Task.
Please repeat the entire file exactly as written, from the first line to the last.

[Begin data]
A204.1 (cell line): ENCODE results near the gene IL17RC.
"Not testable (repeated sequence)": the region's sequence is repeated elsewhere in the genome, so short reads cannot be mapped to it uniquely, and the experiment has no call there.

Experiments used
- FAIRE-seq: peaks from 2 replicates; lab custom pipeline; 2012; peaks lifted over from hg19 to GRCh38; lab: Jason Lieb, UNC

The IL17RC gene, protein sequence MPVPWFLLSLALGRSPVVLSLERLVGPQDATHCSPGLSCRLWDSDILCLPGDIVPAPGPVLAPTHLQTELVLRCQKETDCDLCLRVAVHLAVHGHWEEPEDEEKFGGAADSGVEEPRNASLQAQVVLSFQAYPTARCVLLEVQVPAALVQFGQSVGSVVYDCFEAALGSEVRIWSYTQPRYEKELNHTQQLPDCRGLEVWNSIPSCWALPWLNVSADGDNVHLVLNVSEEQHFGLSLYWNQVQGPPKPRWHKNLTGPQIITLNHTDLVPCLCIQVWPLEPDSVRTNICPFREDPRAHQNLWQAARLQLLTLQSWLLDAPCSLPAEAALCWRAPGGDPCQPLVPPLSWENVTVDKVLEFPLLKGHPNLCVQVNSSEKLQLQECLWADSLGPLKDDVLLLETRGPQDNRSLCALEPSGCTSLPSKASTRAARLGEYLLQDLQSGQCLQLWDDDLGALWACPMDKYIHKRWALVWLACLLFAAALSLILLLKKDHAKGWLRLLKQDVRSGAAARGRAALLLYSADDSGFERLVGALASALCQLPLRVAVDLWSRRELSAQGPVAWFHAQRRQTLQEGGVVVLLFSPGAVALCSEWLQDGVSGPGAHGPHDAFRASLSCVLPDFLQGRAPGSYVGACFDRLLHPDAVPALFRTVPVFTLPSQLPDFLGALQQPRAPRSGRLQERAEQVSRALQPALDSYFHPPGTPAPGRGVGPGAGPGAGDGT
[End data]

A204.1 (cell line): ENCODE results near the gene IL17RC.
"Not testable (repeated sequence)": the region's sequence is repeated elsewhere in the genome, so short reads cannot be mapped to it uniquely, and the experiment has no call there.

Experiments used
- FAIRE-seq: peaks from 2 replicates; lab custom pipeline; 2012; peaks lifted over from hg19 to GRCh38; lab: Jason Lieb, UNC

The IL17RC gene, protein sequence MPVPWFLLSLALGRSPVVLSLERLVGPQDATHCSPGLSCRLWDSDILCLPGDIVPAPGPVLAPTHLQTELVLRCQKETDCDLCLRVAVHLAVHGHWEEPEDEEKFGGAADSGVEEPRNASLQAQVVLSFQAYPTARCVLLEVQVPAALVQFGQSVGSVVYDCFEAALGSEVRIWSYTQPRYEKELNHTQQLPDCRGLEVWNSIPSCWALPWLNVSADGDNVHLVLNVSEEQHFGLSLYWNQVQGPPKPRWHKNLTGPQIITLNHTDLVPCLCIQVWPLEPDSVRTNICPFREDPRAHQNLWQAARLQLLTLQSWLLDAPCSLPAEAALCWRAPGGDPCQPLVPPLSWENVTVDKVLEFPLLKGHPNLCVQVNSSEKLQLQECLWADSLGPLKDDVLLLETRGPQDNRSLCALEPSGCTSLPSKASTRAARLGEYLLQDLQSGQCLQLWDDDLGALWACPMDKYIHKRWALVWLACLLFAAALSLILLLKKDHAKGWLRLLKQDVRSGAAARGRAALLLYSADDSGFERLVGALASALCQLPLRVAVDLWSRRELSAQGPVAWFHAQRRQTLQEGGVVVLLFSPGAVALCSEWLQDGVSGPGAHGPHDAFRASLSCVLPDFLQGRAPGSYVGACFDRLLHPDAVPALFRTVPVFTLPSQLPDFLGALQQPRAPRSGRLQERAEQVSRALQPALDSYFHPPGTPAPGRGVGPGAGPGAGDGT